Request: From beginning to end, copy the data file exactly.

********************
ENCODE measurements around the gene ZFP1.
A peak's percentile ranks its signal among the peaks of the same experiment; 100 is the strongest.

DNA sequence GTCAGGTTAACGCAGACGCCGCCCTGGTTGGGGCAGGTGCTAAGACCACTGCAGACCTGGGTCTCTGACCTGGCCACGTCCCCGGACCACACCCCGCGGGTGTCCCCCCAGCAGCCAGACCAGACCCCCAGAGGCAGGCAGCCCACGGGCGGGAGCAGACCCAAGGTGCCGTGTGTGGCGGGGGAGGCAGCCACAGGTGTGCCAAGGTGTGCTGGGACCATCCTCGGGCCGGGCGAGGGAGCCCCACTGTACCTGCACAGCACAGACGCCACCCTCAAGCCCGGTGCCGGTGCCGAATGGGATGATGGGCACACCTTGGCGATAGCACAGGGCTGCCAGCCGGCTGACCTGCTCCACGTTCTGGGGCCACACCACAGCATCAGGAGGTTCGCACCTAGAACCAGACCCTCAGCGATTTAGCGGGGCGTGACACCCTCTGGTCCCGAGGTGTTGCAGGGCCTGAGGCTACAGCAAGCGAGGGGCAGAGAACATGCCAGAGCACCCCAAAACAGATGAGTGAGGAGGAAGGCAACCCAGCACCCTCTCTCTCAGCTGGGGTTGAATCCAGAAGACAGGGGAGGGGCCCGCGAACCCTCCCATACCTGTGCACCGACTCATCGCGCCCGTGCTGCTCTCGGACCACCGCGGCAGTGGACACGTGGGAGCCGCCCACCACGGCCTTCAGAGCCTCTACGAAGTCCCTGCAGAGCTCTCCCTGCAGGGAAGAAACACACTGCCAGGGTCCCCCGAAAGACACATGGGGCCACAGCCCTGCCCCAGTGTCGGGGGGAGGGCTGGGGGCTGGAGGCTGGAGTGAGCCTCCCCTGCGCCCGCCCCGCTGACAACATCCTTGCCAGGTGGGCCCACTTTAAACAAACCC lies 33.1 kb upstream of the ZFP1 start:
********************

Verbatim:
ENCODE measurements around the gene ZFP1.
A peak's percentile ranks its signal among the peaks of the same experiment; 100 is the strongest.

DNA sequence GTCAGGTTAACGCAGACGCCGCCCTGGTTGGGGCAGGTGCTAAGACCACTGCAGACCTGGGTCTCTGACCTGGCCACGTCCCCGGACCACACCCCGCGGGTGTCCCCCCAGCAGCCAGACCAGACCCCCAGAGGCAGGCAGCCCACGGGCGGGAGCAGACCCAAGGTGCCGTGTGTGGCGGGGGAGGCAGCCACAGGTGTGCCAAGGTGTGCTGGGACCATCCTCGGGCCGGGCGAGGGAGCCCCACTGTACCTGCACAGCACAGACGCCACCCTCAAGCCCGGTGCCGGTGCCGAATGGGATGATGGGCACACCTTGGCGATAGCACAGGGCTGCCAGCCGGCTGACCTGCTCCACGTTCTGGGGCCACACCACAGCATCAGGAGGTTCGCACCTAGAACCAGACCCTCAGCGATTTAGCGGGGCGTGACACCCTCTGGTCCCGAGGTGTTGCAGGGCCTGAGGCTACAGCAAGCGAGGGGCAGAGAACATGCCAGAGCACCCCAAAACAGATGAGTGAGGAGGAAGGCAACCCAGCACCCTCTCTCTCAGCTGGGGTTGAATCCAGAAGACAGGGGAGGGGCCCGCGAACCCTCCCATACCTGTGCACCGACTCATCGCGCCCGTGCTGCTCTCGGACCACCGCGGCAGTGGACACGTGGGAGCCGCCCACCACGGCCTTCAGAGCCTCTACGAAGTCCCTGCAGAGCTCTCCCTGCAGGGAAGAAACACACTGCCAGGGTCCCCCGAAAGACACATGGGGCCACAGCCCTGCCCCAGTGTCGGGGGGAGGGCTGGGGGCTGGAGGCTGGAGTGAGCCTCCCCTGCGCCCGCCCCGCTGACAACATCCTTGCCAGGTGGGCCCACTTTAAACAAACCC lies 33.1 kb upstream of the ZFP1 start: